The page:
Image of the Day: A Giant Blob of Superheated Gas
If you happened to see a display of the Northern Lights on the night of September 3, here’s the reason why. Three days earlier, this giant blob of superheated gas, known as a coronal mass ejection (CME) erupted from the Sun and went speeding off into space at more than 3 million mph.
It zipped by the Earth, jiggling our planet’s magnetic field and sending a shower of charged subatomic particles spiraling in toward the north magnetic pole. A more direct hit could have caused communications outages and power blackouts, and at a time like this, when sunspots mark the surface of the nearest star, CME’s can come along at any time.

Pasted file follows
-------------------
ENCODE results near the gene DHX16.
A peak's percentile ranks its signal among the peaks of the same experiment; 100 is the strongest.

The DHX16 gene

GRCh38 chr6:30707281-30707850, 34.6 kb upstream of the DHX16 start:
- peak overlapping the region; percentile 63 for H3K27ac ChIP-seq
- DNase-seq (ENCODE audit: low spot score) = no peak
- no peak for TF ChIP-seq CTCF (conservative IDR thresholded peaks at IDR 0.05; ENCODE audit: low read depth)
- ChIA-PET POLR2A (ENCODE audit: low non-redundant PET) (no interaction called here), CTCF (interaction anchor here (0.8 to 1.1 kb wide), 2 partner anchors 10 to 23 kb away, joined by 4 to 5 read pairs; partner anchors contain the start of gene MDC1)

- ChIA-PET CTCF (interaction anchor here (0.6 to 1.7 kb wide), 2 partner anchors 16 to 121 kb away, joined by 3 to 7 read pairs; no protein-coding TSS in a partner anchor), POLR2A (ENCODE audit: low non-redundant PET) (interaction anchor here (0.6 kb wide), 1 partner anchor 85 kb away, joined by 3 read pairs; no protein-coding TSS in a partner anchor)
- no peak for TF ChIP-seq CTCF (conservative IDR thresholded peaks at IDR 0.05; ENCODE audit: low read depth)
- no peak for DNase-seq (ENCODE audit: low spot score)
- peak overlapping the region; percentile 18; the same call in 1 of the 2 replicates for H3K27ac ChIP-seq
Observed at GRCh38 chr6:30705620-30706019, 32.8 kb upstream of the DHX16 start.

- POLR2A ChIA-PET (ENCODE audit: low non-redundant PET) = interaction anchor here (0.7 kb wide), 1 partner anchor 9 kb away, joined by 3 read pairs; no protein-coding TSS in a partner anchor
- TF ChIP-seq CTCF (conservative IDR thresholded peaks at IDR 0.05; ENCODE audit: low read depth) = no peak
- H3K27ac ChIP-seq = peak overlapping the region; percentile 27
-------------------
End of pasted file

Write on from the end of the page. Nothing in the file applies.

When sunspots are sparse, however, some parts of the Earth suffer from unusually frigid winters. You can’t win.